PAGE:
The resin A, containing acid groups, preferably has an acid number of from 100 to 230 mg/g, in particular from 70 to 160 mg/g, and the resin B, containing hydroxyl groups, preferably has a hydroxyl number of from 50 to 500 mg/g, in particular from 60 to 350 mg/g.
The acid number is defined in accordance with DIN 53 402 as the ratio of the mass MKOH of potassium hydroxide required to neutralize a sample under analysis to the mass mB of this sample (mass of the solids in the sample in the case of solutions or dispersions); its customary unit is “mg/g”. The hydroxyl number is defined in accordance with DIN 53 240 as the ratio of that mass mKOH of potassium hydroxide which has exactly the same number of hydroxyl groups as a sample under analysis to the mass mB of this sample (mass of the solids in the sample in the case of solutions or dispersions); its customary unit is “mg/g”.
The formerly so-called “limiting viscosity number” called “Staudinger index” Jg in accordance with DIN 1342, part 2.4, is the limiting value of the Staudinger function Jv at decreasing concentration and shear stress, Jv being the relative change in viscosity based on the mass concentration βB=mB/V of the dissolved substance B (with the mass mB of the substance in the volume V of the solution); i.e., Jv=(ηr−1)/βB. Here, ηr−1 is the relative change in viscosity, in accordance with the equation ηr−1=(η−ηs)/ηs. The relative viscosity ηr is the ratio of the viscosity η of the solution under analysis to the viscosity ηs of the pure solvent. (The physical meaning of the Staudinger index is that of a specific hydrodynamic volume of the solvated polymer coil at infinite dilution and in the state of rest.) The unit commonly used for J is “cm3/g”; formerly often “dl/g”.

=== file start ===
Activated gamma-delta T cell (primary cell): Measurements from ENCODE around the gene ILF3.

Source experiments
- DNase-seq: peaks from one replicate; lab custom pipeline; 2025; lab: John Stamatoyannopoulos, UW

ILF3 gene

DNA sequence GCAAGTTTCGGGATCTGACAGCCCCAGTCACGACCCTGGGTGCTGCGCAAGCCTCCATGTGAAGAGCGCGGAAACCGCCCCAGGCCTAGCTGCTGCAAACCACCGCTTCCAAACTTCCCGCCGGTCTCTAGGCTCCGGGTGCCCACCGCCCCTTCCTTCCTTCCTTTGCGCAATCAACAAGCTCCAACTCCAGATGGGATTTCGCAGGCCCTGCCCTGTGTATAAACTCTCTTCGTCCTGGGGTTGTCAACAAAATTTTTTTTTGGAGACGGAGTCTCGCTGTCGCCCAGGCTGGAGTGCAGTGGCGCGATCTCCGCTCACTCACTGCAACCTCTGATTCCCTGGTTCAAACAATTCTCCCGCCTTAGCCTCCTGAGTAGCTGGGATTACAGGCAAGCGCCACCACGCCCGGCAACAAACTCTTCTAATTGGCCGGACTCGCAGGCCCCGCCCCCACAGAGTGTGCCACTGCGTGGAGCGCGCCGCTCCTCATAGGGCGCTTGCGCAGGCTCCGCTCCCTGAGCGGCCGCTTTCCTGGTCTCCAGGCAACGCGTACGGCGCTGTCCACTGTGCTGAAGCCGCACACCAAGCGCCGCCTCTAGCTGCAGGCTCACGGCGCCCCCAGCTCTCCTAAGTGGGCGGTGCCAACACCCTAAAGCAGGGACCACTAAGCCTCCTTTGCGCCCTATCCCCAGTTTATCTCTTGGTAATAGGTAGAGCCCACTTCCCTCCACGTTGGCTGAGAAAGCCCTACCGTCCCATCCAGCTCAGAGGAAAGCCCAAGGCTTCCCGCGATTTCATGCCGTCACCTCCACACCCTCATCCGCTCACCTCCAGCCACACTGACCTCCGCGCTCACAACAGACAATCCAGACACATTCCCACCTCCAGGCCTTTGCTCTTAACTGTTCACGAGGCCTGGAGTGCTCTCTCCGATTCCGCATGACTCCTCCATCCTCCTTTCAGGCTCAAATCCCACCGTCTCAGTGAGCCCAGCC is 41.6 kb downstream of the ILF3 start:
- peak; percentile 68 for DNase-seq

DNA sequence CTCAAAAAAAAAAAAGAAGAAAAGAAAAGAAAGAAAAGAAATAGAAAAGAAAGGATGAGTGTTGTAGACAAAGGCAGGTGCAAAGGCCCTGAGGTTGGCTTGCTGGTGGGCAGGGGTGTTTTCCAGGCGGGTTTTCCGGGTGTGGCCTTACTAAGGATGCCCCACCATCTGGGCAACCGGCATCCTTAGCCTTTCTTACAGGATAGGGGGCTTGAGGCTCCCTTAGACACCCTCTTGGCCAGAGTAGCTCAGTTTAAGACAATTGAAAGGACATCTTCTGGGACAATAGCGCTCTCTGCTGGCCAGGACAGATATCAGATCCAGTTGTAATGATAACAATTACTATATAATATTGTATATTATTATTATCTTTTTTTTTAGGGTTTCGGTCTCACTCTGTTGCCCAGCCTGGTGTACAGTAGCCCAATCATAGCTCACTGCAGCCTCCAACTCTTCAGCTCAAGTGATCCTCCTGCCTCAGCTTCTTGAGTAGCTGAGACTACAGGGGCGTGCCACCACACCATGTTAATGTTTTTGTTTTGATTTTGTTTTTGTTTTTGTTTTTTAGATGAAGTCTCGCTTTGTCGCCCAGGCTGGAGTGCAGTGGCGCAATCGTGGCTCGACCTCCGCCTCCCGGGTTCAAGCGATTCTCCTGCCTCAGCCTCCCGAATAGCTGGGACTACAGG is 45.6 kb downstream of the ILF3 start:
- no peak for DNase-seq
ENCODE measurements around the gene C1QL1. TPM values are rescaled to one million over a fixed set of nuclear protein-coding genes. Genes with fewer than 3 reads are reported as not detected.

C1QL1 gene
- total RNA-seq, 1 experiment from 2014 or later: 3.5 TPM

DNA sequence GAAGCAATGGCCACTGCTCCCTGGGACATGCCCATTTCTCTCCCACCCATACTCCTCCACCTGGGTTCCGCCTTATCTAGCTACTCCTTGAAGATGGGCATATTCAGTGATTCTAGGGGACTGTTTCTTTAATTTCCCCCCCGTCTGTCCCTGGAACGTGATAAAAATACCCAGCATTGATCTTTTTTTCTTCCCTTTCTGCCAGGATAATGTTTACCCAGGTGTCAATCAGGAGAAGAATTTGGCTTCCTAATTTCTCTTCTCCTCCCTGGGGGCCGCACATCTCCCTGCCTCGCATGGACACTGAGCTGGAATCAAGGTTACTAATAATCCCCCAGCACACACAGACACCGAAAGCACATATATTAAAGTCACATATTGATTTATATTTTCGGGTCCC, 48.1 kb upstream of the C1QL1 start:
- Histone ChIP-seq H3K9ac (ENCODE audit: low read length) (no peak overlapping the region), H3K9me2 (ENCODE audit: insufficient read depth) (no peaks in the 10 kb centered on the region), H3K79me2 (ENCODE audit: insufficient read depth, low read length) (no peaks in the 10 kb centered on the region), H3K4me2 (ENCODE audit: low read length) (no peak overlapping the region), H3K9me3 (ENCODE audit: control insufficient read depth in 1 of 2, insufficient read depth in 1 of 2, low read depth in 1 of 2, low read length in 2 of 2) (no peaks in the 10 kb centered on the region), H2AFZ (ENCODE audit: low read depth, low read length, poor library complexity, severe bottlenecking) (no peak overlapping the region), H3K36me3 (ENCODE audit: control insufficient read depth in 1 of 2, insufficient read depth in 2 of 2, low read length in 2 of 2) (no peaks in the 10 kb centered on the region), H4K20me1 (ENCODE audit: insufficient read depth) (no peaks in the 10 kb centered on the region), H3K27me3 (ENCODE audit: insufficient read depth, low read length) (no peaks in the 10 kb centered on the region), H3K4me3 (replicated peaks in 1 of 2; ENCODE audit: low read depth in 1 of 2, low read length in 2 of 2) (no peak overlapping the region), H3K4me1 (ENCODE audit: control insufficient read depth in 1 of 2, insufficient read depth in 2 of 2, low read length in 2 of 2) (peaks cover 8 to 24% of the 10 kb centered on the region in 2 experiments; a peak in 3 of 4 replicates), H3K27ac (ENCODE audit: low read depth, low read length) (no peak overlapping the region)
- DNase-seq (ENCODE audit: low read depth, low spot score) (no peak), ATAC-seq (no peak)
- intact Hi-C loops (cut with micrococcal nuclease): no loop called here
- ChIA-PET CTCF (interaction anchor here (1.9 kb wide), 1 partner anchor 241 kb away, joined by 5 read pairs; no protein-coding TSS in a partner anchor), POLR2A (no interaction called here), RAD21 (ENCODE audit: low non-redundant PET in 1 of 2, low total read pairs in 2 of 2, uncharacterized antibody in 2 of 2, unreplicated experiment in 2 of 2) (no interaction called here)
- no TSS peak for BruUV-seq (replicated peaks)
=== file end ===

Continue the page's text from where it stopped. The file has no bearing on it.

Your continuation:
The condensation products AB preferred for the invention preferably have an acid number of from 25 to 75 mg/g, in particular from 30 to 50 mg/g. Their Staudinger index (“limiting viscosity number”) is usually from 10 to 20 cm3/g, in particular from 12 to 19 cm3/g, and with particular preference from 13 to 18 cm3/g. They are prepared using the components A and B preferably in a mass ratio of from 10:90 to 80:20, in particular from 15:85 to 40:60.